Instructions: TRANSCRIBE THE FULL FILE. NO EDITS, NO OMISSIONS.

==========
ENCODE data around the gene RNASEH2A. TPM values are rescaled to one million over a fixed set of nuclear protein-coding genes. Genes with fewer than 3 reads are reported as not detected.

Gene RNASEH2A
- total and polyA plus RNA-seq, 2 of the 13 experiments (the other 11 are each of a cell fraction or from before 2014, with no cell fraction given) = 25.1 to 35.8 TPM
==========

ENCODE data around the gene RNASEH2A. TPM values are rescaled to one million over a fixed set of nuclear protein-coding genes. Genes with fewer than 3 reads are reported as not detected.

Gene RNASEH2A
- total and polyA plus RNA-seq, 2 of the 13 experiments (the other 11 are each of a cell fraction or from before 2014, with no cell fraction given) = 25.1 to 35.8 TPM